Breakfast was not a special meal in my house growing up. At least, not in the sense that we enjoyed fancy homemade cinnamon rolls and coffee cakes on a regular basis. Sure, we made pancakes (from a box) on weekends, but it was nothing to write home about.
In fact, I had never heard of the strangely titled dish Monkey Bread until I started food writing a few years back. What was this beautiful, mysterious pile of dough that people ate for breakfast? It ran rampant amongst bloggers, even popping up on the "food porn" sites on a daily basis. Needless to say, it has been on my "must-make" list for quite some time.
It didn't totally blow up my radar, however, until only a few weeks ago. I was celebrating a bachelorette with some of my favorite girlfriends at a too-cool-for-school Atlanta restaurant. We had already overindulged in one too many courses of food, but our waiter gently encouraged us to order the sampler platter of desserts. Never one to say no to sweets, I caved against my (stomach's) better judgement.
I couldn't begin to tell you what else was on that giant tray of desserts. It was the monkey bread that took it all home for the gold. It was soft and tender, so light I thought it might just up and fly away. The only thing keeping it down was a luscious, creamy peach glaze holding it all together. We pulled and snatched at the precious dough until, much to our dismay, not even a tiny crumb was left on the plate. So much for being too full for dessert...
I fell hard for monkey bread that night; I've been waiting patiently for the right time to recreate it. With December finally here, I figured the holidays were the perfect time to roll it out. And since peaches aren't available this time of year, I went with a bourbon crème anglaise dipping sauce. Why? Because bourbon is always in season.
Monkey Bread with Bourbon Crème Anglaise
For the dough
1/4 cup warm water (105-110 degrees)
1 envelope (2 1/4 teaspoons) active dry yeast
1 1/4 cups whole milk
2 tablespoons unsalted butter
1 egg, lightly beaten
1/4 cup sugar
1 teaspoon salt
4 cups all-purpose flour, plus more as needed
For the caramel coating
1 1/4 cups dark brown sugar
2 teaspoons ground cinnamon
1/2 cup (1 stick) unsalted butter, melted
For the bourbon crème anglaise
1 cup heavy cream
1 cup milk
6 large egg yolks
1/3 cup sugar
Pinch of kosher salt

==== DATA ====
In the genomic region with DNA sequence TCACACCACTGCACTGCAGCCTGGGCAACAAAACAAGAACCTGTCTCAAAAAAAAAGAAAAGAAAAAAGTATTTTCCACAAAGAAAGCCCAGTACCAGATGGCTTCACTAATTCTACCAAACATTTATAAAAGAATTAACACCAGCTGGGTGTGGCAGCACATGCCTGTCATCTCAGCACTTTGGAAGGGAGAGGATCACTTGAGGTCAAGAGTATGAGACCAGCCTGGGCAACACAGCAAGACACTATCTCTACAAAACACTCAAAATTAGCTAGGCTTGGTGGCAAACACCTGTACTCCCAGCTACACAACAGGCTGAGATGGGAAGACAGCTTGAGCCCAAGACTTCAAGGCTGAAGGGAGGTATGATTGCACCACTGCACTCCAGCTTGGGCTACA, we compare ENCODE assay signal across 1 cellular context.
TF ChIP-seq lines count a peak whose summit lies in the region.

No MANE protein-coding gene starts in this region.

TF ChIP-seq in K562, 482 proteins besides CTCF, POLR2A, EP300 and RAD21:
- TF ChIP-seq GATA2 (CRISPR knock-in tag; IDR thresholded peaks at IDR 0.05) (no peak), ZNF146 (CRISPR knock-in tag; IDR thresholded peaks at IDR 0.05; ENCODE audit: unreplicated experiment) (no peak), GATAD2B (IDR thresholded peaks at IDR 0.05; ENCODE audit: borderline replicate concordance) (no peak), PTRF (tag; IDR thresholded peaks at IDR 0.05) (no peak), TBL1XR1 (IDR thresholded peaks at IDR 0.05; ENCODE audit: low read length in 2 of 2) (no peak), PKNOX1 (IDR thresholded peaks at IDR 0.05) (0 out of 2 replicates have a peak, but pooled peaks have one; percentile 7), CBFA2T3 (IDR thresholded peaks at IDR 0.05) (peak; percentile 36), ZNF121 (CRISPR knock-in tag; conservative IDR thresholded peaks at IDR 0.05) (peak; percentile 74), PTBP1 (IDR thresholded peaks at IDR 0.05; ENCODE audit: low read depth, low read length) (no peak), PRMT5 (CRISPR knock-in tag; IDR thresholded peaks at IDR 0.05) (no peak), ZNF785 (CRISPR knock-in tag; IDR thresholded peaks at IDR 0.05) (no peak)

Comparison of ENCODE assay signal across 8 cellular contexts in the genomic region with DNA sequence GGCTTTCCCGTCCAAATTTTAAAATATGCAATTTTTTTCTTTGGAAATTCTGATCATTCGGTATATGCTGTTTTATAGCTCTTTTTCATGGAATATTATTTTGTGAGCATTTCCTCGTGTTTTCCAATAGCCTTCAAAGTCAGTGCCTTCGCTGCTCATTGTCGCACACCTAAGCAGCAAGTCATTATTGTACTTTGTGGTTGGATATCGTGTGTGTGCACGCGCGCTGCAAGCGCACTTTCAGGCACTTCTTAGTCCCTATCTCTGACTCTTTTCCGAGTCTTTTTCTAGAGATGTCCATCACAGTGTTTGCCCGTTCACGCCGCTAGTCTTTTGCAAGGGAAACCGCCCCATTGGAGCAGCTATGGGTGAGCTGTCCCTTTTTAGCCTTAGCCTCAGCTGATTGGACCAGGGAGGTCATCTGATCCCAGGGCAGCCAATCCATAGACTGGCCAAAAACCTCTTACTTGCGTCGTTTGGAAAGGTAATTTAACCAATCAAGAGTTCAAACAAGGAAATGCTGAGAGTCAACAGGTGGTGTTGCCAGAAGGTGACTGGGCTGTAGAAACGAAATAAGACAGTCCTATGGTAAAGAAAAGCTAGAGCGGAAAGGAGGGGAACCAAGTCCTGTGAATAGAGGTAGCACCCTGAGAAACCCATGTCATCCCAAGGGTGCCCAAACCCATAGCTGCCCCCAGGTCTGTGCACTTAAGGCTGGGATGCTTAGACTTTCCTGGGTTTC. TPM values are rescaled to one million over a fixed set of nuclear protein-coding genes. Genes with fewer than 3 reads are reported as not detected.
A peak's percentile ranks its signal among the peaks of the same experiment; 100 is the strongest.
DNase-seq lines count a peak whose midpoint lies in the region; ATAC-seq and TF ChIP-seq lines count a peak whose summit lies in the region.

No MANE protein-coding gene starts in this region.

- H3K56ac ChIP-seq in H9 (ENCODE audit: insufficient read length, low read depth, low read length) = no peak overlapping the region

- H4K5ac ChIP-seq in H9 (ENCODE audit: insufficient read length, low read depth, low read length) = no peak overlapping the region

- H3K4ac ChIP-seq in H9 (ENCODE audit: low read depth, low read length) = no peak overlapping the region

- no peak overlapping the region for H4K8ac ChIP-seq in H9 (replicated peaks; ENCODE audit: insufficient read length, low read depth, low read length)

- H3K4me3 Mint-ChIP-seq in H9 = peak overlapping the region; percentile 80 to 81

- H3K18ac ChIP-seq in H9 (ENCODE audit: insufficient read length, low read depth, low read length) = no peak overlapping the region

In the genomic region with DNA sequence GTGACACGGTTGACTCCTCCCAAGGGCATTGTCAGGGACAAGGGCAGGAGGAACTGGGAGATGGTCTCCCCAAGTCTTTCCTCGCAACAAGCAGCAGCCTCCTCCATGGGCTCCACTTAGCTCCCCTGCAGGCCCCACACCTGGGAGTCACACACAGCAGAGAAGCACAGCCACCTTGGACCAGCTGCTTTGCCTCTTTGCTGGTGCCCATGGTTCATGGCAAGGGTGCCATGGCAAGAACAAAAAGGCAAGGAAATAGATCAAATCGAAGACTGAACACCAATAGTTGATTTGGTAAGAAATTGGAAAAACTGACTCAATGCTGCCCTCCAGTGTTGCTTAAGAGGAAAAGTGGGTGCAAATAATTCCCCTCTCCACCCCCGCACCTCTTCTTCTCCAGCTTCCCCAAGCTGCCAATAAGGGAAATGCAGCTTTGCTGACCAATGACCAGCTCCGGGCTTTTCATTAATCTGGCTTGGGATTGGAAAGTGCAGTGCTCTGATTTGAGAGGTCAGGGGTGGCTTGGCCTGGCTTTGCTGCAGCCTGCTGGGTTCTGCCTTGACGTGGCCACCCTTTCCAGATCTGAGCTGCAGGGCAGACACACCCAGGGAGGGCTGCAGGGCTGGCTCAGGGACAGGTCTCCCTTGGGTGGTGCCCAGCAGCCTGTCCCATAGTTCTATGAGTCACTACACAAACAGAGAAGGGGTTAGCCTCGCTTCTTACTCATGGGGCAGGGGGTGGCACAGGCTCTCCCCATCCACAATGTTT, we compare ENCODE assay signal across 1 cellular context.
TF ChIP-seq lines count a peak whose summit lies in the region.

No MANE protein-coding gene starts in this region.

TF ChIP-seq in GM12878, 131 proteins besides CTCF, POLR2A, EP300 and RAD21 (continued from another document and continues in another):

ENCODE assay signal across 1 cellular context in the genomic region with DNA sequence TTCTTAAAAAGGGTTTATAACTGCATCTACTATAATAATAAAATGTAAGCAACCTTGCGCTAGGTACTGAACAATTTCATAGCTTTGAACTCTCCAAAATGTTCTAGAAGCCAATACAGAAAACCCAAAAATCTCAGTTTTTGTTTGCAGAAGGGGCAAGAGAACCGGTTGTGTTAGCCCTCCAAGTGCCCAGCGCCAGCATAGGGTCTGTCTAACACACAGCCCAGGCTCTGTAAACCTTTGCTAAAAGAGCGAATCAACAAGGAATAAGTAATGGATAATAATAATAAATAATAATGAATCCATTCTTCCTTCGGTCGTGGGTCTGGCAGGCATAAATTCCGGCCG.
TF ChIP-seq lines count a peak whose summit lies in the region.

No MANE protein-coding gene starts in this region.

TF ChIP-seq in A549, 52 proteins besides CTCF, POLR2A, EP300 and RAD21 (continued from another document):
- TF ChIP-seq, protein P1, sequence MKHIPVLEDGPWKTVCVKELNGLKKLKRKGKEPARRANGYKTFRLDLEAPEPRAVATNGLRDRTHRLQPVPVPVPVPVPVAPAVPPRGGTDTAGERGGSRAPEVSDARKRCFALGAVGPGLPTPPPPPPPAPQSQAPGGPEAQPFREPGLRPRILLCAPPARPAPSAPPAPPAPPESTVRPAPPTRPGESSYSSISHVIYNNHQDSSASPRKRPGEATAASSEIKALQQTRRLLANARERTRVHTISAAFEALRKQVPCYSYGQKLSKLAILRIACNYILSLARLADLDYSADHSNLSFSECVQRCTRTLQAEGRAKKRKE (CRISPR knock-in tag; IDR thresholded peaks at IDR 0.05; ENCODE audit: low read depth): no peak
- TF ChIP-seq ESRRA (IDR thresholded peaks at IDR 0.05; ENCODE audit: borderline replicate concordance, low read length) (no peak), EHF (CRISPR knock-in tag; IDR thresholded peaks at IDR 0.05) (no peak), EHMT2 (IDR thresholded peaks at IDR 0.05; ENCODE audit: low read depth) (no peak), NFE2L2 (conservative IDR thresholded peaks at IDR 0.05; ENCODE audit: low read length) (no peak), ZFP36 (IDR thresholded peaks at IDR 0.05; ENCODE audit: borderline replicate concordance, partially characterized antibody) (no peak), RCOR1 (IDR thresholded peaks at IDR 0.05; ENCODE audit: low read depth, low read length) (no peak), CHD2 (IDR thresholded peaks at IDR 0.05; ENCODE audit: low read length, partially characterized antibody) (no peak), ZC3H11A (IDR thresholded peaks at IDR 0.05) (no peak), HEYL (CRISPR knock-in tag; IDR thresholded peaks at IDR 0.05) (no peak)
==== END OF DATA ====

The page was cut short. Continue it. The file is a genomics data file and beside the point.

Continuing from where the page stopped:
2 tablespoons bourbon
1/2 teaspoon pure vanilla extract
Sprinkle the yeast and a pinch of sugar over warm water and let sit until foamy, about 10 minutes.
Meanwhile, in a heavy saucepan, heat the milk and butter over medium-low until butter is just melted. Turn off heat and cool (to approximately 105 ° - 110 °). Stir in the egg, 1/4 cup sugar, and salt, followed by the yeast mixture.
In the bowl of a stand mixer fitted with a dough hook, add 2 cups of flour to the milk mixture and beat until the flour is absorbed and the dough is sticky. Add the remaining 2 cups of flour and continue to mix on medium-low speed until the dough is shiny and smooth, about 6 - 8 minutes. Add more flour, tablespoon by tablespoon, if the dough is too sticky. (The dough should remove easily from the sides of the bowl.)
Transfer the dough to a large, well-greased mixing bowl, cover with plastic wrap, and let it rest in a warm, draft-free place for one hour, or until it has doubled in size.
Turn out the dough onto a lightly floured surface and pat into a rough, flat square, about 1/2-inch thick. Using a pastry cutter or knife, cut the dough into small pieces, about 1-inch in size, rolling each in the palm of your hands to form a smooth ball.
Combine the brown sugar and cinnamon in a medium bowl. Have the melted butter ready in a separate bowl. Dunk each ball into melted butter, then roll in the cinnamon-sugar mixture until coated evenly. Layer the balls as you go in a well-greased Bundt pan, staggering the rows as you build. Cover tightly with plastic wrap and refrigerate overnight. (If cooking on the same day, cover with plastic wrap and let the dough rest again in a warm place for an additional hour, or until it has doubled in size. Continue with the baking instructions below.) Remove the dough from the refrigerator at least one hour before ready to cook and allow to rise in a warm place.
Preheat the oven to 350°. Remove the plastic wrap and bake for 30-35 minutes (33 works for me), until the top is a deep golden brown and the caramel is bubbling. Cool the bread in the pan for NO LONGER THAN 5 minutes (to prevent sticking), then turn out onto a serving platter. Cool for an additional 10 minutes before eating. This bread is best enjoyed immediately. Serve with bourbon crème anglaise dipping sauce.
For the bourbon crème anglaise, heat the cream and milk in a heavy saucepan over medium-low until a ring of bubbles begins to form around the edges. In a separate bowl, whisk together the eggs, sugar, and salt. Pour about 1/4 of the hot milk mixture into the eggs, whisking vigorously to prevent scrambling. Pour the warmed eggs into the remaining milk in the saucepan. Return the heat to medium-low and cook, stirring constantly, until the sauce thickens and coats the back of a wooden spoon (about 10 minutes). Whisk in the vanilla and bourbon. Strain the sauce through a fine mesh sieve and chill, covered, until ready to serve.
(Images: Nealey Dozier)